Spirit of St. Louis – Pick Your Charity, Pick Your Car

New empowerment center aims to build positive outcomes in Ferguson community

FERGUSON, Mo. – The new Ferguson Community Empowerment Center is not only a sign of hope, it’s sign of a community in repair three years after the unrest that followed the police shooting death of Michael Brown.

Built on the site where a QuikTrip store burned in August 2014 during protests.

This new 13,500 square-foot facility will serve as an Urban League office focused on job training, placement, mentoring, and so much more.

“Will one building do it alone, no. But between Centene, Starbucks, AT&T, the transformation of the government, and people being more collective in terms of how they think and working together, hopefully we will be better afterwards,” said Michael McMillan, president of the Urban League of Metropolitan St. Louis.

The Salvation Army are co-owners with the Urban League. The Lutheran Hope Center and University of Missouri extension service will have offices inside.

“Building community, not just a building. My hope is this empowerment center will help reshape what people think when they hear the word ‘Ferguson,’” said Lt. Colonel Dan Jennings, Salvation Army.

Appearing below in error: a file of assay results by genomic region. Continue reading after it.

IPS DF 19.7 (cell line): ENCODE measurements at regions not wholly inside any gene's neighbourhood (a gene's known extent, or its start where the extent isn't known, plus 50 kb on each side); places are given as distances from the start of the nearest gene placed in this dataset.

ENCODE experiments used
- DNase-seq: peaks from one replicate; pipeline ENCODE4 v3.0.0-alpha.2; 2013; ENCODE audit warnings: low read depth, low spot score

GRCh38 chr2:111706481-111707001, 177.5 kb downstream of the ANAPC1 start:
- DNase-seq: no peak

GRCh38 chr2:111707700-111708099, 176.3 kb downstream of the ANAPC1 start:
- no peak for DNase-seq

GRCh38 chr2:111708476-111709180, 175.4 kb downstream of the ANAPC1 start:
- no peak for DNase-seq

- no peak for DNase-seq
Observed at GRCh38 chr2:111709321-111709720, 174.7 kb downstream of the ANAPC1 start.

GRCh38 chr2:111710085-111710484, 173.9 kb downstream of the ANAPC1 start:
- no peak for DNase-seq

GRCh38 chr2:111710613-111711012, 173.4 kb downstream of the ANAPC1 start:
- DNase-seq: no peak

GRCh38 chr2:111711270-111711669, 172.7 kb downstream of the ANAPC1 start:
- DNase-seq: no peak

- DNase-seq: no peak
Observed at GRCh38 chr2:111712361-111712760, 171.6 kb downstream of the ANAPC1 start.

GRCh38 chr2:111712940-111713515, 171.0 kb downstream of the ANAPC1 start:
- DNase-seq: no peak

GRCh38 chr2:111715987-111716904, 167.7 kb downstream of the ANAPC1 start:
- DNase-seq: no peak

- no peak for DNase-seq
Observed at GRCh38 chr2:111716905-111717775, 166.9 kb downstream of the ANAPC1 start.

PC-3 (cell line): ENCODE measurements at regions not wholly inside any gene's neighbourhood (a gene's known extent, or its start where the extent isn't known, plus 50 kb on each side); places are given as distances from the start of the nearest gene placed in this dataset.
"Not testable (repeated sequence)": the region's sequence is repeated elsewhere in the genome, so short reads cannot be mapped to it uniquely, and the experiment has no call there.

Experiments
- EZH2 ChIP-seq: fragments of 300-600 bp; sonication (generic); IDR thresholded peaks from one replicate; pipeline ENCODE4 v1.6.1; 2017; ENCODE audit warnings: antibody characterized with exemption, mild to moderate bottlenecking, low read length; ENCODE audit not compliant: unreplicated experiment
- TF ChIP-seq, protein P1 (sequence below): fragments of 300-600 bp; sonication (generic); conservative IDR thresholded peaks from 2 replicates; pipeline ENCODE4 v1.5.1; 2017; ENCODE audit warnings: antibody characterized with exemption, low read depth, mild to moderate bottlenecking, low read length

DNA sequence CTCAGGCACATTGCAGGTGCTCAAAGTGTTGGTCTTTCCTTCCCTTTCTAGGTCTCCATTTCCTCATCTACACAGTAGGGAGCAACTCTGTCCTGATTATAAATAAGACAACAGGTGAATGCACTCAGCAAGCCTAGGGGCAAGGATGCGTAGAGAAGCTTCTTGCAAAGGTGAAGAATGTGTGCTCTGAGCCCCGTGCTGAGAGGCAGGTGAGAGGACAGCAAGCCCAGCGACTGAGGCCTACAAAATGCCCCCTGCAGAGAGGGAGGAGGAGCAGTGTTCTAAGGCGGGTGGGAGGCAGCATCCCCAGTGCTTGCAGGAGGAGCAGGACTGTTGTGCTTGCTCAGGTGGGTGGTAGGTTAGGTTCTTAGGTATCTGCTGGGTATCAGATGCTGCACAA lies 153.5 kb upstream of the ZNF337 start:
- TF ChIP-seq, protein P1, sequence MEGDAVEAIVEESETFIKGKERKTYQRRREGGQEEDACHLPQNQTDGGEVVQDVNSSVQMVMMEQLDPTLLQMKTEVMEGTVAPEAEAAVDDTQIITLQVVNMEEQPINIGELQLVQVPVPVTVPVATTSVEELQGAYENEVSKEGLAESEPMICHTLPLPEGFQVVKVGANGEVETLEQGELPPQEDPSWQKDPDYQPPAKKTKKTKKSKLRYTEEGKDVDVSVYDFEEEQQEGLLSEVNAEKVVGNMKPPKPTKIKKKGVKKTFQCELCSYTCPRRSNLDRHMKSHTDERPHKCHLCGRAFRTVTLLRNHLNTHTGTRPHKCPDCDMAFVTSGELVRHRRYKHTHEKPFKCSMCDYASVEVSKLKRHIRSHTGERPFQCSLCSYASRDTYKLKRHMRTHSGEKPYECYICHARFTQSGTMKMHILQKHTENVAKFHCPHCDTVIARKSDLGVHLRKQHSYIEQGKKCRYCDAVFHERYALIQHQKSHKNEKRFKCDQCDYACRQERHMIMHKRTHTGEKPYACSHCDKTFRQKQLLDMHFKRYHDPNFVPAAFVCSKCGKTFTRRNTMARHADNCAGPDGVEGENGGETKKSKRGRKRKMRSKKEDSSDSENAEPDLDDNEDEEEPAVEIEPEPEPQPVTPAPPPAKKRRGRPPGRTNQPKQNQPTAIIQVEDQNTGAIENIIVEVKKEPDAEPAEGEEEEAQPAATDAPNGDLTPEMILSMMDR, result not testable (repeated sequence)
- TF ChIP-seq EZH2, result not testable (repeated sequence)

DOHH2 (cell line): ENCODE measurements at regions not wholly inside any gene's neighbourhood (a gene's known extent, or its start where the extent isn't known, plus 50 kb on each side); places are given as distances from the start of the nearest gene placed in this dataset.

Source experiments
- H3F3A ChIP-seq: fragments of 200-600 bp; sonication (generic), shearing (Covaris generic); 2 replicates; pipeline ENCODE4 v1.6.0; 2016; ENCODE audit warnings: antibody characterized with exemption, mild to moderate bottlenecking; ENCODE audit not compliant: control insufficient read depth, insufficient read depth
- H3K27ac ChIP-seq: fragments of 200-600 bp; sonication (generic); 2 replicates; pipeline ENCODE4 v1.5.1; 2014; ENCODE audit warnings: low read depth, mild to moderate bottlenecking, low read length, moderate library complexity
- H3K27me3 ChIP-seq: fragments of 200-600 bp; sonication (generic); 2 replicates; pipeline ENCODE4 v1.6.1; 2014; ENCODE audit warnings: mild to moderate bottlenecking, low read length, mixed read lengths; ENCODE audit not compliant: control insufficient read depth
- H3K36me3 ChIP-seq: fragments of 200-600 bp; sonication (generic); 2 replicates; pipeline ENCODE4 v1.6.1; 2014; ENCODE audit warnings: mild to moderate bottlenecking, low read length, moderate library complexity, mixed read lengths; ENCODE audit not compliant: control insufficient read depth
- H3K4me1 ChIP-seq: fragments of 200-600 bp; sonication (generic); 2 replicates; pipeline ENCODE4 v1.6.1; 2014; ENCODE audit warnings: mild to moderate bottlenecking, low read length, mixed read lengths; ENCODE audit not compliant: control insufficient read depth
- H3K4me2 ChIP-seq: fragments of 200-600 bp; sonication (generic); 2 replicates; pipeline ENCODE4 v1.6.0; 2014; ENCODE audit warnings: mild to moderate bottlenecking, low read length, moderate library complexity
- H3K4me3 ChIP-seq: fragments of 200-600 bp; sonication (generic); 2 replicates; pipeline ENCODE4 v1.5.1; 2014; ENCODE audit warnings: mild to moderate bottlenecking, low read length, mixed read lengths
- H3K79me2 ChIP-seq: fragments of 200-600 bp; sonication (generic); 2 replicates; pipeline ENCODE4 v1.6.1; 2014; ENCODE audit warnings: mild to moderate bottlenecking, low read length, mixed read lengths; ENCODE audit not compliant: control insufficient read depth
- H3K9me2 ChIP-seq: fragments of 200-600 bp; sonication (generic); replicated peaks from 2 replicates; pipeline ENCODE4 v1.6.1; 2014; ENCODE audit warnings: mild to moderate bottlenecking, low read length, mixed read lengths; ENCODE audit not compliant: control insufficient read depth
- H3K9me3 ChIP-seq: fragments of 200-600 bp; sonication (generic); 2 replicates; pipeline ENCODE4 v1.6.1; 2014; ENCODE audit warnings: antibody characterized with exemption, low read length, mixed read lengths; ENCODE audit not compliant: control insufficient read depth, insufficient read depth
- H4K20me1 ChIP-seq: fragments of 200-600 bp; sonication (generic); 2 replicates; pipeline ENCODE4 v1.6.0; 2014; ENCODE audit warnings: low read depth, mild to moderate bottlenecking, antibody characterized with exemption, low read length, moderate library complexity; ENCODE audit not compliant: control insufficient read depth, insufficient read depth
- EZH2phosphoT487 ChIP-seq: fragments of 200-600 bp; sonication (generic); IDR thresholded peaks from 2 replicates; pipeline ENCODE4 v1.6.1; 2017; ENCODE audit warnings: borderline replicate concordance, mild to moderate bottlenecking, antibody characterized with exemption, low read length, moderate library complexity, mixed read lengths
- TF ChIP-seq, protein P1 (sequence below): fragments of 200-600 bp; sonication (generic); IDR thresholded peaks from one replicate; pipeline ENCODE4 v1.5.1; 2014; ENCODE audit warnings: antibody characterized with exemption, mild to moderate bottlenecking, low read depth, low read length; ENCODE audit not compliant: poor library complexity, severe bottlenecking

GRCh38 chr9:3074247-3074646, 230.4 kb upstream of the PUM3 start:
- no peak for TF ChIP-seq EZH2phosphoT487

Several companies donated money to pay for the $4 million center. St. Louis County also provided a million dollars in tax credits. Truly a sign that people care about restoring Ferguson.

“That uprising and tragedy exposed deep seeded problems. Wake up call. But people have responded. Today was a powerful first step for Ferguson,” said Marc Morial, president of the National Urban League.

With a new building, there is new hope and an eagerness to help individuals. Singer Mary Wilson of the Supremes was on hand for the grand opening and delighted to see positivity return to the area.

“What the Urban League is doing is bringing back new life and it’s a great city,” Wilson said.

McMillan said things are changing for the better. Starbucks and AT&T opened up shop and now Ferguson has a large amount of African-American representation in a majority black city.

“If you add it all up, going in the right direction but can’t stop. Keep doing everything we need do,” McMillan said.

St. Louis County Executive Steve Stenger congratulated McMillan and the Urban League for the turnaround.

“From a site that was symbolic of the unrest in this community, we now have a building that represents hope,” he said.